2013-02-01Zeitschriftenartikel DOI: 10.1017/S0950268813000046
Acute gastrointestinal illness in adults in Germany: a population-based telephone survey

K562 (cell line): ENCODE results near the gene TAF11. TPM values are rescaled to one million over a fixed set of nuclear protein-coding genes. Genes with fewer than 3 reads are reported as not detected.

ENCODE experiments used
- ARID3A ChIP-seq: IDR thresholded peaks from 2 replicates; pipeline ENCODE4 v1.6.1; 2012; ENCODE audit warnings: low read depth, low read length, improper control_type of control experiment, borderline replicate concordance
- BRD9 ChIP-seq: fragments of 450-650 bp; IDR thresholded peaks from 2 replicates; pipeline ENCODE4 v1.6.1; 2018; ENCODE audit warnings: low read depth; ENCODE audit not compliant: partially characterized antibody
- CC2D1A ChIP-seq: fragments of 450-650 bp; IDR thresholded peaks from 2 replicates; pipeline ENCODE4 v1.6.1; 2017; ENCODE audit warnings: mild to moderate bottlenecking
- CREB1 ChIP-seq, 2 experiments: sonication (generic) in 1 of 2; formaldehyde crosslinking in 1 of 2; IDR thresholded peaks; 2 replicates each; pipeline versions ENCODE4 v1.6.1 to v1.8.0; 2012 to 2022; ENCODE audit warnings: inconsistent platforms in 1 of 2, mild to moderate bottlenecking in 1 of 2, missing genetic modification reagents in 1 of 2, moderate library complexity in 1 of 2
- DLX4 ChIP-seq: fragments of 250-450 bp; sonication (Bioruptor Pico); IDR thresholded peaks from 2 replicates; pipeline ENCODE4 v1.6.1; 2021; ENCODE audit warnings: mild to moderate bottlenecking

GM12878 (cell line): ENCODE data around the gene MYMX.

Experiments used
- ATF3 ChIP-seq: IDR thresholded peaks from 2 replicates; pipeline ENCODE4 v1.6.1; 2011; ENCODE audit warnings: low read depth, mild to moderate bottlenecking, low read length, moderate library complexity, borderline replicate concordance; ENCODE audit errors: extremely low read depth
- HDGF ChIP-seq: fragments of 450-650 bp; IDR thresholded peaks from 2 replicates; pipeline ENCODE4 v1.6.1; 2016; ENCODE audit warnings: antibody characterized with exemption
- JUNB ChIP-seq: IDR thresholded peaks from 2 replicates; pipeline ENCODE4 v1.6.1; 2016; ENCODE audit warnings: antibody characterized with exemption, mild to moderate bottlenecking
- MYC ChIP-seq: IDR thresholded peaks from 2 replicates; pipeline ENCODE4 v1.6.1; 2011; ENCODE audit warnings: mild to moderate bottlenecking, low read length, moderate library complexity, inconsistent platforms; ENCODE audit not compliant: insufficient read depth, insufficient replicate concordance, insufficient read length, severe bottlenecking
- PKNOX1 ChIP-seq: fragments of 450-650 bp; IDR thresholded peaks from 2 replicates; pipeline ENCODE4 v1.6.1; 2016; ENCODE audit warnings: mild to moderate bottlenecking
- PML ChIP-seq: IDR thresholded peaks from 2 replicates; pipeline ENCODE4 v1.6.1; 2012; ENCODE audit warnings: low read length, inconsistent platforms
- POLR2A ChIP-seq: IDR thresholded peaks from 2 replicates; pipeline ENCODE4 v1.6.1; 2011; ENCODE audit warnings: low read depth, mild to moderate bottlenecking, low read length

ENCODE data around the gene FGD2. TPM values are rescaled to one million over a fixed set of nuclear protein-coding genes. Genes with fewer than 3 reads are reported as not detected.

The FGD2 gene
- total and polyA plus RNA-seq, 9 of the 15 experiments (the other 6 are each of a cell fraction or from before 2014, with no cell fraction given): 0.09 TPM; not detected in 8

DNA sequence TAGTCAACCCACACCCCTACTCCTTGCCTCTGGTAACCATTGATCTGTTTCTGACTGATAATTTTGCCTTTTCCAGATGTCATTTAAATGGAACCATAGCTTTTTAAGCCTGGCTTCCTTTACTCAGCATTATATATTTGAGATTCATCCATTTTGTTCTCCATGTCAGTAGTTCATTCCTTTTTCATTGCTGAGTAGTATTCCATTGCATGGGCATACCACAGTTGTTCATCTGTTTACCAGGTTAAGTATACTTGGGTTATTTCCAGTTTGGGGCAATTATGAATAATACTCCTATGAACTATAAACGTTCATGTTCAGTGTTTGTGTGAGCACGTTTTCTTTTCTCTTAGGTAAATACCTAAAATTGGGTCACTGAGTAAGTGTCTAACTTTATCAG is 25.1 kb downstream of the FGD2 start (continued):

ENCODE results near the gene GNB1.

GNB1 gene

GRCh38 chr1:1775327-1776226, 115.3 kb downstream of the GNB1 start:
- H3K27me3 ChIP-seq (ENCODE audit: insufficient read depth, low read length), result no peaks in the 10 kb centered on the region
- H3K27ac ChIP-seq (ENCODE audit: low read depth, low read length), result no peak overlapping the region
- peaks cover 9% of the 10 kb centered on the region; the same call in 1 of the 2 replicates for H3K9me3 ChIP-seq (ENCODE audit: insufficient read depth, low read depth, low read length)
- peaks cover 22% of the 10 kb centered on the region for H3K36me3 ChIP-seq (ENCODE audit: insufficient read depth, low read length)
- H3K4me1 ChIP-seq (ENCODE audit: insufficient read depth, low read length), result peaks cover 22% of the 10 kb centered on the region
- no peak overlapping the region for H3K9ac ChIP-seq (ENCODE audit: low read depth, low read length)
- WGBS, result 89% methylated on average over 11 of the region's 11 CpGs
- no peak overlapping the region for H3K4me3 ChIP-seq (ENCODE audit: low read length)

Population-based estimates of incidence and risk factors for acute gastrointestinal illness (AGI) are important for infectious disease surveillance and healthcare planning. We conducted a nationwide representative cross-sectional telephone survey of 21 262 adults over a 12-month period during 2008–2009 in Germany. Participants were asked if they had either AGI-related diarrhoea or vomiting in a 4-week recall period. We estimated 0·95 episodes/person per year (95% confidence interval 0·90–0·99), corresponding to 64·9 million episodes of AGI annually in adults, which results in 24·5 million outpatient visits, 19·9 million hospital days and 63·2 million days of work lost. We observed an overall declining trend of AGI with increasing age. Diarrhoea was more often reported than vomiting. The mean duration of illness was 3·8 days and did not differ between age groups. Social factors seemed to be weak predictors compared to state of health and health behaviour characteristics. This study allows international comparisons and contributes to the estimation of the global burden of AGI.
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